In the past, Small said many buyers had no idea they were consuming fentanyl when they purchased what they thought were prescription opioids. But now, Gillette police are seeing more people who seek out the highly addictive drug, which is becoming more potent.

The threat of overdosing on fentanyl is mitigated by the increased availability of Narcan, a naloxone nose spray or injectable, that can help reverse an opioid overdose by blocking its effects and restoring breathing within two to three minutes after a person’s breath has slowed or stopped.

With typical opioids, one Narcan dose is generally effective. But stronger opioids like fentanyl can require more than one dose, according to the Wyoming Department of Health.  As of 2022, a two-pack of Narcan can be purchased without a prescription in all states and most pharmacies for $120 to $140.

Law enforcement and first responders also carry Narcan; many users also keep it on hand to administer in the event of overdose. “Some people are overdosing more than cats with nine lives,” Small said.

The former drug dealer confirmed that he also witnessed more people seeking fentanyl, despite the inherent risks. “The majority knew what they were getting,” he said.

The DEA stated the pills are largely produced by two Mexican drug cartels – the Sinaloa Cartel and the Jalisco (CJNG) Cartel. The pills are designed to look like brand-name prescription opioids, such as light blue OxyContin pills or brightly colored pills.

Last year, the DEA seized over 20 million fake pills nationwide; an additional 20 million more were seized this year.  

A 2020 DEA intelligence report suggested a shift in the actors supplying the cartels and others with illicit opioids and fentanyl.

Initially, China had been the primary source of fentanyl and fentanyl-related substances that were trafficked through international mail, the report stated. As of 2019, however, when China officially declared fentanyl a controlled class of drugs and began investigating cases of fentanyl trafficking, Indian nationals with ties to cartels stepped in to fill the void, according to the DEA.  

The DEA warned that the flow of fentanyl into the United States would likely continue to shift as pressure intensifies on countries to crack down on illicit drug operations.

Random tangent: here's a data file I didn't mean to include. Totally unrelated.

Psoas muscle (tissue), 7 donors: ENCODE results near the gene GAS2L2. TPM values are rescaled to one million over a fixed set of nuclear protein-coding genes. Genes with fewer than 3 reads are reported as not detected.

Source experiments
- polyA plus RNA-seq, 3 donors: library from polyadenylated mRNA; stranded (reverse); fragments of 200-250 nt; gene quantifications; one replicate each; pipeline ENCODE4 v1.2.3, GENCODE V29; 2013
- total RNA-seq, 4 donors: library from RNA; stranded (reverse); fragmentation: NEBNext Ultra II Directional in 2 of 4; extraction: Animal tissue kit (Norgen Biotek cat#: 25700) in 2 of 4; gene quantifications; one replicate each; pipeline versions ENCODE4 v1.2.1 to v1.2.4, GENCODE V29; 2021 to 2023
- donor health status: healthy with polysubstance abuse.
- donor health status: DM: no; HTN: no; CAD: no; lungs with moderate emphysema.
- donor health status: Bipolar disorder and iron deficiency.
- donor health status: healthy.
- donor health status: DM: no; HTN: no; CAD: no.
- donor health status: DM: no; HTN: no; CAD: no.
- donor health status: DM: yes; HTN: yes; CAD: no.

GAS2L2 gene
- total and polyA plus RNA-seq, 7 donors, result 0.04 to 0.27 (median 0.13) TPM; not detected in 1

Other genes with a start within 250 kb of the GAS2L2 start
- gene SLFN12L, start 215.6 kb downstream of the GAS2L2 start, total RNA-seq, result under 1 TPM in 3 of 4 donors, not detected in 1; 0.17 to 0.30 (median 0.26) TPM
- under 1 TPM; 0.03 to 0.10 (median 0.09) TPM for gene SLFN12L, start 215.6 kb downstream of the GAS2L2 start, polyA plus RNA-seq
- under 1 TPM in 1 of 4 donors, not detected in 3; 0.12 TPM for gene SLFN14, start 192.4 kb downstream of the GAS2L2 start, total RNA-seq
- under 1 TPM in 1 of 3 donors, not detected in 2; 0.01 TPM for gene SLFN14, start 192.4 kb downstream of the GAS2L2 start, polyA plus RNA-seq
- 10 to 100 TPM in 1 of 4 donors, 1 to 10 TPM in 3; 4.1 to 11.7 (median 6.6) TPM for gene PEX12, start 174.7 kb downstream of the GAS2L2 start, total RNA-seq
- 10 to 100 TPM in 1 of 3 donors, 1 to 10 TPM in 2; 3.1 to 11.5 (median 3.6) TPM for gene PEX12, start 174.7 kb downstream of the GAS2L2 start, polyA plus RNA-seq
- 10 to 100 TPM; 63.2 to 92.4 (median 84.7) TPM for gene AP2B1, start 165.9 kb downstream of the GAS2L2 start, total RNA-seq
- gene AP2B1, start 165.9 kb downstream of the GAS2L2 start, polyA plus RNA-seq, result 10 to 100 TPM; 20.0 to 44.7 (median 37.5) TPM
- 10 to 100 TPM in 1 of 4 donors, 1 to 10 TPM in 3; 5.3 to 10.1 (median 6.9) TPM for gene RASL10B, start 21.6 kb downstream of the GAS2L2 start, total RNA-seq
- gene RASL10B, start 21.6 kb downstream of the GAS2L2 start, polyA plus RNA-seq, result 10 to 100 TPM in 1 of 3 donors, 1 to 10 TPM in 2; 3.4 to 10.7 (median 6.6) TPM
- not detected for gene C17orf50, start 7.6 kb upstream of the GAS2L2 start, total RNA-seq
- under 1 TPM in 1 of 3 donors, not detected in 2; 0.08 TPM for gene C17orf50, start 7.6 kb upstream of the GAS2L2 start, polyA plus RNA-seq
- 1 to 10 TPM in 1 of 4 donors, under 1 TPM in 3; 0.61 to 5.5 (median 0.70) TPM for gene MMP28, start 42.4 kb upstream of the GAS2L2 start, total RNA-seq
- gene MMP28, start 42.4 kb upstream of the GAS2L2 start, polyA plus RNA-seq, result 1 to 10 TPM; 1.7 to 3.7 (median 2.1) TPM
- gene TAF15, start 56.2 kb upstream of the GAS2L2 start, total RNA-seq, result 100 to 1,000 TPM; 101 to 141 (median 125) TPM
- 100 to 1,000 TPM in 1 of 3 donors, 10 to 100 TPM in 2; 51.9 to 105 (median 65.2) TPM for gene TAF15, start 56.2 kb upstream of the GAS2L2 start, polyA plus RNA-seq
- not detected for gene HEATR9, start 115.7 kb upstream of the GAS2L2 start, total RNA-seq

What doesn’t change, regardless of where the drugs originate, according to Small, is the appetite for the dangerous substances in Wyoming and elsewhere that drives the trade and increasingly kills unwitting users. 

Said Small: “The sheer potency and the rate of deaths this substance is producing is staggering.”

In the past five years, 410 Wyoming residents died from drug overdoses, according to Wyoming Department of Health data, with about 63% of deaths ­involving prescription opioids. Between 2018 and 2021, the number of deaths from synthetic opioids, including fentanyl, more than quadrupled—a 320% increase. 

Lucrative market

Wyoming is a lucrative market because of the high profit margin, the former drug dealer said.

Where a synthetic opioid might be sold in Arizona, Texas or Colorado for $5 to $10 per pill, it can fetch twice that amount in Wyoming. The same pills go for even higher prices on Native American reservations, from between $40 and $60.

He  said he sold drugs face-to-face at parties, people’s houses and his apartment. He said much of his illicit business  came from word-of-mouth referrals from drug users.

The former drug dealer said he sold fentanyl, but only used it twice accidentally when he discovered his meth had been laced.

“Fentanyl is far worse than meth,” he said. “Without the drug, you can’t function.”

He quit selling fentanyl after he saw its devastating impact on users and out of a concern that he would be robbed and killed by other drug dealers.

“It happens more than you might think,” he said. “Drug dealers ripping off other drug dealers. I’m surprised more people don’t get killed.”

He’s back to a life of manual labor and is content to work hard for a fraction of the money he made dealing drugs. 

“It’s a hell of a life,” the former drug dealer said, with his hands clasped between his knees. “I look at people going down the path I went down and want to tell them to run and get the hell away.”